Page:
Was the official break between the colonies and Great Britain in 1776 inevitable?

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It was probably inevitable that a break between Great Britain and the American colonies would take place at some point. The main reason for this is that the respective interests of the mother country and her colonies gradually diverged over time.

In the aftermath of the French and Indian/Seven Years' War, the British no longer had to maintain an expensive military presence in the colonies, as the Treaty of Paris of 1763 had required the French to give up all their territories in North America. The British then tended to see their North American colonies as a place to manage rather than as somewhere to be defended. Inevitably, this meant carrying out policies that were focused more on British interests than those of the colonists.

As the distance between the two sides grew, the British government became more out of touch with the needs and aspirations of the colonists. This resulted in a serious of deeply unpopular policies, most of them relating to taxation, which antagonized the American colonists to such an extent that growing numbers of them seriously began to contemplate declaring independence from Great Britain. The war that eventually broke out between Britain and America may not have been inevitable, but some kind of formal breach most certainly was, for the reasons just given.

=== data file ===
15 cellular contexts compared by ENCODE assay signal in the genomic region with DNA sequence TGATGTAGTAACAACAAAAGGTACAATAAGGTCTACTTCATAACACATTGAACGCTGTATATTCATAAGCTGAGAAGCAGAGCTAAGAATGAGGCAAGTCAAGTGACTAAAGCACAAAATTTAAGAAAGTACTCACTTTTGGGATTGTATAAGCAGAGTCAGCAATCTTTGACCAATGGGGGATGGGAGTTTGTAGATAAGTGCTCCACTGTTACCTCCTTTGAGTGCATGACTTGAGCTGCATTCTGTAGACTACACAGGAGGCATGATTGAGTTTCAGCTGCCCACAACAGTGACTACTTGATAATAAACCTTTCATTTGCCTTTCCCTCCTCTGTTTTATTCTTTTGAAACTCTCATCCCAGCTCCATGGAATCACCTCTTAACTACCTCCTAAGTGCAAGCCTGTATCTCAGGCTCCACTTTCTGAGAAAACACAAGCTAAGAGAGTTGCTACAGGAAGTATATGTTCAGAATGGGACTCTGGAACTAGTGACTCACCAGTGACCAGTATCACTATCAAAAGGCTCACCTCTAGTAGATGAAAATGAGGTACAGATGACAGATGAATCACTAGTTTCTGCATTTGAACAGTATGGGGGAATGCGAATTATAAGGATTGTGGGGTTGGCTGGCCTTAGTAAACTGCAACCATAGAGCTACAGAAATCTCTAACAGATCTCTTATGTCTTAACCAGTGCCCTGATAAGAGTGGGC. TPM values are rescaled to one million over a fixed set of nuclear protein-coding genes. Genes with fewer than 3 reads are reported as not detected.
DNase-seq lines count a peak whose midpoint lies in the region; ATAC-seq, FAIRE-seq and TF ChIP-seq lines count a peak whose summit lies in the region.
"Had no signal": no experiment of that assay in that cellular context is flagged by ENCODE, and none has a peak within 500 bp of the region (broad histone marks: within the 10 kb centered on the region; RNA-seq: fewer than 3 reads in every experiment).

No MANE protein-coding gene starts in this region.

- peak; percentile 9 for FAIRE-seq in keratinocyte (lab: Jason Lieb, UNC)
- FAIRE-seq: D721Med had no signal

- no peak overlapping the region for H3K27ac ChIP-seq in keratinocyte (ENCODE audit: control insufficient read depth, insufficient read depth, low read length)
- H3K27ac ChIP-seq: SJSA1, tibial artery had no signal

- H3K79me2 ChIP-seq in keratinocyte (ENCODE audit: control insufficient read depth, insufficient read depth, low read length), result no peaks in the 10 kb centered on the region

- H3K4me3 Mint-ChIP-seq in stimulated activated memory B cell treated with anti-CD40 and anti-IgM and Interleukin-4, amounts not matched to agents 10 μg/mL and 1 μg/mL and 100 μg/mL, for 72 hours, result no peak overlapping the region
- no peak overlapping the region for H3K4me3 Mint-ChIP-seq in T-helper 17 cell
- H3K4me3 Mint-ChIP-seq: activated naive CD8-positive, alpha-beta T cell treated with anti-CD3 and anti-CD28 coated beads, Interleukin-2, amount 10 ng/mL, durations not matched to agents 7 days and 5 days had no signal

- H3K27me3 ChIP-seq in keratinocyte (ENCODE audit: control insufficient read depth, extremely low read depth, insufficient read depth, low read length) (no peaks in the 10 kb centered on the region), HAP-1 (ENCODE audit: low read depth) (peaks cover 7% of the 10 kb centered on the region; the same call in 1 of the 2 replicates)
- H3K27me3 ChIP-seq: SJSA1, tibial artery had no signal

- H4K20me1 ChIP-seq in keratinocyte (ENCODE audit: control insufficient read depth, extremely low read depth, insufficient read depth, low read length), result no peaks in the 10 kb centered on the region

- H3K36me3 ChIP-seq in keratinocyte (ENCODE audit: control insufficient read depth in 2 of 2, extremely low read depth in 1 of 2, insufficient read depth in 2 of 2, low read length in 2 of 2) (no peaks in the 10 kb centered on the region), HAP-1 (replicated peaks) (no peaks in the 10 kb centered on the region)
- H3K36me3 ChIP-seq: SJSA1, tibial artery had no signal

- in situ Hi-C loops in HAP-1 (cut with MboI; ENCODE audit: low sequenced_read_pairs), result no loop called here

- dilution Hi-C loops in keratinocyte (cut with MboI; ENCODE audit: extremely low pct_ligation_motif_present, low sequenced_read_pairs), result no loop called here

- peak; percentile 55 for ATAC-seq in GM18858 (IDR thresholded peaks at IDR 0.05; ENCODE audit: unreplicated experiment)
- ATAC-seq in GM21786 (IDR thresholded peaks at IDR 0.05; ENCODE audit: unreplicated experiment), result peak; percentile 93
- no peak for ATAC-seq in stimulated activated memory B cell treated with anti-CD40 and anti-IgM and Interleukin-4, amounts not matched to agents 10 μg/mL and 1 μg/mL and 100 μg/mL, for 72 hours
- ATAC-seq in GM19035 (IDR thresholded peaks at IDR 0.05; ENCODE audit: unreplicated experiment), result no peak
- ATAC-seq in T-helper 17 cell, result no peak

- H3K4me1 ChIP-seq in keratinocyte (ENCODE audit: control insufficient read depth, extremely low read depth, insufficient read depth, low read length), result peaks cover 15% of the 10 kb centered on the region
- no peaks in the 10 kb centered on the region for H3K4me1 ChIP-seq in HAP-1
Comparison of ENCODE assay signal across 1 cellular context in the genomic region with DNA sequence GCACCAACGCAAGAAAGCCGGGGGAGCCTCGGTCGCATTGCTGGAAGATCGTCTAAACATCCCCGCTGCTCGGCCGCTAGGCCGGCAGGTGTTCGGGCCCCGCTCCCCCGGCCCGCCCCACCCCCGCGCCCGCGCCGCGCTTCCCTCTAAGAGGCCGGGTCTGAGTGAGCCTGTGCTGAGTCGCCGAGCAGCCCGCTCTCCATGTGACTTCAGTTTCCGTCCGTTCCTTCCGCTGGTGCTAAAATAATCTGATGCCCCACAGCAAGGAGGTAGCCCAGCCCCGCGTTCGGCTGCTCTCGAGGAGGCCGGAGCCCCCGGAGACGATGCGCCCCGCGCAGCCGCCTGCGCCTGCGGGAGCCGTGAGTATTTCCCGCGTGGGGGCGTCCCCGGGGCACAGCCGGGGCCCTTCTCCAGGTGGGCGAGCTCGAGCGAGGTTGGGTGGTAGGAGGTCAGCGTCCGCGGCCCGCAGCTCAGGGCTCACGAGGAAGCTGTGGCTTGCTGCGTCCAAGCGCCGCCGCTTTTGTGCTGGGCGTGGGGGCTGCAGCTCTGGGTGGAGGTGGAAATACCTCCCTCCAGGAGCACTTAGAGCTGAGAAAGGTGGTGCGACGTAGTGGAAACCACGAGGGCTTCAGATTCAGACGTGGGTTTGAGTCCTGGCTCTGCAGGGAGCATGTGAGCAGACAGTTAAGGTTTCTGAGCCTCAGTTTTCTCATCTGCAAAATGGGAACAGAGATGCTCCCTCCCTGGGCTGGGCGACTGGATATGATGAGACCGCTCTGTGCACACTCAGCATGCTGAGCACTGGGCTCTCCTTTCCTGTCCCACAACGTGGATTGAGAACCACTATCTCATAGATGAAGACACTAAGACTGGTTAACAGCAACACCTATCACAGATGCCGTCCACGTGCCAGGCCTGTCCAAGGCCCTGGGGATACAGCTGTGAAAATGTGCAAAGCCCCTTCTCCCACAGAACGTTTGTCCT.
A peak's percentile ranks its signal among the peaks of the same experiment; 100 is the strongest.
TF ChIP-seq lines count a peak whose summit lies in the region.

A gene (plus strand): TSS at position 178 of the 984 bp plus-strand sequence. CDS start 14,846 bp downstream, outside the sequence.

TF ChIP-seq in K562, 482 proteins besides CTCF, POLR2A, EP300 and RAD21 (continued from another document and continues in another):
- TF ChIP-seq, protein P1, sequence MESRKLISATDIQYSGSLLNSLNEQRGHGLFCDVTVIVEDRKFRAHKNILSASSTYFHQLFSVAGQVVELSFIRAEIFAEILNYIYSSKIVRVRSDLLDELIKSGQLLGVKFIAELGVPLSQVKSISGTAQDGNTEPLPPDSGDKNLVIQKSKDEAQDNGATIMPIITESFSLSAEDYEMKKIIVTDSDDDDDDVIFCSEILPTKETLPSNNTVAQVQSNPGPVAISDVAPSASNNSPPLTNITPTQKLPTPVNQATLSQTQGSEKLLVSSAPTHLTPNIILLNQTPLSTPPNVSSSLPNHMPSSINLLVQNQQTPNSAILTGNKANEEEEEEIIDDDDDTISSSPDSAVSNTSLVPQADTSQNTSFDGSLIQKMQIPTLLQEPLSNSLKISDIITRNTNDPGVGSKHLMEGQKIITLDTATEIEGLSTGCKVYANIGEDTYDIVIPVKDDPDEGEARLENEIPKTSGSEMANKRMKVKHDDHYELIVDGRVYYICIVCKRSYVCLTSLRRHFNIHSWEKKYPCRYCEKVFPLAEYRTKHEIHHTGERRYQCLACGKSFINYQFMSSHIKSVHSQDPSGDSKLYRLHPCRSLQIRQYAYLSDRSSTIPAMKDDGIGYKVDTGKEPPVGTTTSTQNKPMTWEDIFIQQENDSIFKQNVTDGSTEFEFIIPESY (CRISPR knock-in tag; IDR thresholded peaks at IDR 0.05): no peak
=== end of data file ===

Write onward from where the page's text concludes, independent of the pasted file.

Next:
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Historians, as a general rule, don't like to declare events, especially not events as complex as the American Revolution, inevitable. It is, however, hard to imagine that some major transformation in the imperial relationship between the colonies and Great Britain would not have taken place in the absence of independence.  At various points, though, historical contingency can be clearly seen. The North Administration chose the most provocative measures possible in the wake of the Boston Tea Party, the so-called "Intolerable Acts." Had they chosen a more measured response, it is doubtful whether events would have proceded as quickly as they did. And, of course, there was no plan to declare independence until 1775, and even then representatives of several of the colonies balked. Britain could also have accepted the famous (but probably overrated) Olive Branch Petition in the summer of 1775. It is difficult to imagine now, but the official break that took place in 1776 was likely, and probably even represented "common sense," as Thomas Paine pointed out. But it was not inevitable. People made decisions that brought it into being, and they could have made different decisions.

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